Cretaceous soft-bodied bryozoans from the western USA

August 6th, 2010

KIEL, GERMANY–I gave my presentation to the International Bryozoology Association meeting this afternoon. It was a fun project because it involved two of my favorite things: working with Paul Taylor from the Natural History Museum and advising an Independent Study student, in this case John Sime. I’ve repeated three of the slides below. The entire set of PowerPoint slides is no farther than a click away.

(Abstract in Terra Nostra – Schriften der GeoUnion Alfred Wegener-Stiftung, vol. 2010/4, p. 47.)

On giving a professional presentation

August 6th, 2010

The lecture hall at the University of Kiel used for the 2010 meeting of the International Bryozoology Association.

KIEL, GERMANY–There is an exquisite moment as you wait in the darkened hall for your turn to speak. The presenter just before finally says something like, “in conclusion …” Even though you knew this time had to come, your heart speeds up, your vocal cords tighten, and you feel the rush of new adrenaline.

You remember how easy it was to respond to the invitation months ago and submit that abstract. You thought nothing of it for weeks, even after making all the travel arrangements and seeing your name in the program. Then about a week before the talk came a twinge of anxiety — maybe this won’t be as easy as I think? Furious action for a day as you prepare the PowerPoint slides and run through them a few times. Yes, that’s good. With relief you store it on a thumbdrive and feel accomplished.

The meeting starts and you sit through the first set of presentations. Hey, most of these talks are very good! Listening to the questions you realize it is time to up your game. The night before the talk is always when the strongest doubts settle in and you look at your simple set of slides and obsessively begin to add, subtract, redraft, rearrange. The morning of the talk is devoted to nervous pacing and absent-minded mistakes. (Today, for example, I walked a half-hour towards the university and had to go back for my wallet.)

Once your presentation slides are loaded in the computer projection system, a deep calm descends. The die is cast, your fate is set.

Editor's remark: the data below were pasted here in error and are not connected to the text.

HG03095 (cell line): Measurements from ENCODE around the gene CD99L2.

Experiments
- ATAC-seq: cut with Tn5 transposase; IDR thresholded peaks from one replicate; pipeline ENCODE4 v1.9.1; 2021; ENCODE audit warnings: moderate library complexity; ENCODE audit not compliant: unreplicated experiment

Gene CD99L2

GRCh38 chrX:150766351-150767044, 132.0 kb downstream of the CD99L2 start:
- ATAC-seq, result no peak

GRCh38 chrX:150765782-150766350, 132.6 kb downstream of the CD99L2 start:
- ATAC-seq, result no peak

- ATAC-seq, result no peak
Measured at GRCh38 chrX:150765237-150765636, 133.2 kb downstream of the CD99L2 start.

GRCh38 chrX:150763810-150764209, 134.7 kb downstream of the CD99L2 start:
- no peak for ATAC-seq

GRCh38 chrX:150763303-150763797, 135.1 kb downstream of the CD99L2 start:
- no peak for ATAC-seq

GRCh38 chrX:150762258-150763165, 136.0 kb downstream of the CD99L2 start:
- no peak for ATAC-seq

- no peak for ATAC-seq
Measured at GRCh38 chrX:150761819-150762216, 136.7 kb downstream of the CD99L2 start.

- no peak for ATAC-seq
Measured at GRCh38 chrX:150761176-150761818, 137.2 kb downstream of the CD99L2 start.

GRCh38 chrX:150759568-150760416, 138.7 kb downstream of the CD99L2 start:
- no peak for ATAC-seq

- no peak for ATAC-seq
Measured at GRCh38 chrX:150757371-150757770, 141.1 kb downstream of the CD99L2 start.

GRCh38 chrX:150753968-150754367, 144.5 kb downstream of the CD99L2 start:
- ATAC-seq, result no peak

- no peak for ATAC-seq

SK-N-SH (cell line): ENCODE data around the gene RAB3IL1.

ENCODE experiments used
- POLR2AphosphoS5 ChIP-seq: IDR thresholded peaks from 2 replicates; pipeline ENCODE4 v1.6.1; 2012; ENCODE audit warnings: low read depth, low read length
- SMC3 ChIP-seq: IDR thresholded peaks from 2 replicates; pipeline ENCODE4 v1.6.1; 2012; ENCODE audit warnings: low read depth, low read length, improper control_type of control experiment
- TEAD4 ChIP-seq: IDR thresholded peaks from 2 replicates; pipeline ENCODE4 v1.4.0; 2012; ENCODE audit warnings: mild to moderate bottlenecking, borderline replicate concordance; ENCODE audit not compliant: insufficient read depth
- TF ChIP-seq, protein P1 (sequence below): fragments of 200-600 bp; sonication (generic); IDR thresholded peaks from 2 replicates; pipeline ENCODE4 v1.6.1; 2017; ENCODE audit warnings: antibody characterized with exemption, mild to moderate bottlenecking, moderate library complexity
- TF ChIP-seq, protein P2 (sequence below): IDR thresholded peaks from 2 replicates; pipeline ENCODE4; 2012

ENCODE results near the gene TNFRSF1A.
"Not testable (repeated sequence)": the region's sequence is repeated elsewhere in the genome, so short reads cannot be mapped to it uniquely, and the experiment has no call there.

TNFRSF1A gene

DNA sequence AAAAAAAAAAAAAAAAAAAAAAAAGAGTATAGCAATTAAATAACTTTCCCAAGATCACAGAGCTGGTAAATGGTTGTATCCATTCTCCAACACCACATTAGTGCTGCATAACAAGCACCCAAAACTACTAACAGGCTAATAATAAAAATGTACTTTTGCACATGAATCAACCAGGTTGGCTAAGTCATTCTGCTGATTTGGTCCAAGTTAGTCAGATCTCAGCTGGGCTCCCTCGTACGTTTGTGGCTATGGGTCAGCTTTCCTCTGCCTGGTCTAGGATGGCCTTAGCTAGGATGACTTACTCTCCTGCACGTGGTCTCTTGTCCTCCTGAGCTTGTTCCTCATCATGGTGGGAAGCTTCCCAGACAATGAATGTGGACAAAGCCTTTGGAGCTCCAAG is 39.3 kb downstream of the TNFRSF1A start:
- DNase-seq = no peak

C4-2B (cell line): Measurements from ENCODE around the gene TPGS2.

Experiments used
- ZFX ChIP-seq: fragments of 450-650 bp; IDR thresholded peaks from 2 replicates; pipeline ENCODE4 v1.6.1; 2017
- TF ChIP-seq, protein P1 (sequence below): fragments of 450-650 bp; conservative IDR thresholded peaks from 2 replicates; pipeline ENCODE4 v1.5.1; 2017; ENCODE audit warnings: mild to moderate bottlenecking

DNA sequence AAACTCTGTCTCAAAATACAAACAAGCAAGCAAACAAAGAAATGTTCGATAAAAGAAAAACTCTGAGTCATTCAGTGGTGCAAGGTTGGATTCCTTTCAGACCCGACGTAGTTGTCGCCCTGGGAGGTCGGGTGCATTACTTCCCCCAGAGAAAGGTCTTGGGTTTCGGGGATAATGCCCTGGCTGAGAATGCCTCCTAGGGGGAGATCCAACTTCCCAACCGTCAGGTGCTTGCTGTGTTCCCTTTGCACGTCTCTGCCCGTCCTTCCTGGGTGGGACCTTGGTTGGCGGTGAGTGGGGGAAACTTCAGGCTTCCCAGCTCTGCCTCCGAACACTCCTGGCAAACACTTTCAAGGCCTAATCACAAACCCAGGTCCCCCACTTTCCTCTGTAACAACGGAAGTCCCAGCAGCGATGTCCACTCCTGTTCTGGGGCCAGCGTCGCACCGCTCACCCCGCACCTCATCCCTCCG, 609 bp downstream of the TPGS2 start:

Standing on the stage with the microphone in place and the first slide displayed always feels like an out-of-body experience. You hear yourself begin to talk but somehow your consciousness has split free and is running an independent narration. How’s he going to do?, the observer asks. He seems to be going a bit fast there. Steady that laser pointer. There’s a man in the back with a laptop open. Is it raining outside? All the while the speaker speaks on.

Everything is going well enough. No blank pauses, no stumbling with words. Still within the time limit. Almost to the last slide … keep talking …

Fire alarm!

And not just any fire alarm. This is a heavy-duty German version with blaring horns and flashing lights. It is so loud that it silences even the narrator. The audience sits stunned by the noise, waiting for instructions. None can come because no one would hear them. A few people stand up and head to the doors, and soon everyone follows. I take off the microphone and go along. Only one minute left and I would have been fully released!

It was, of course, a false alarm, but it involved two fire engines and their crews. Two hours later we reassembled and I presented the last minute of my paper, which was a bit of an anticlimax. You’re lucky, people told me, for we will all remember your talk — or, rather, that you were the one who was talking.

A bryozoan paradise in northern Japan

August 5th, 2010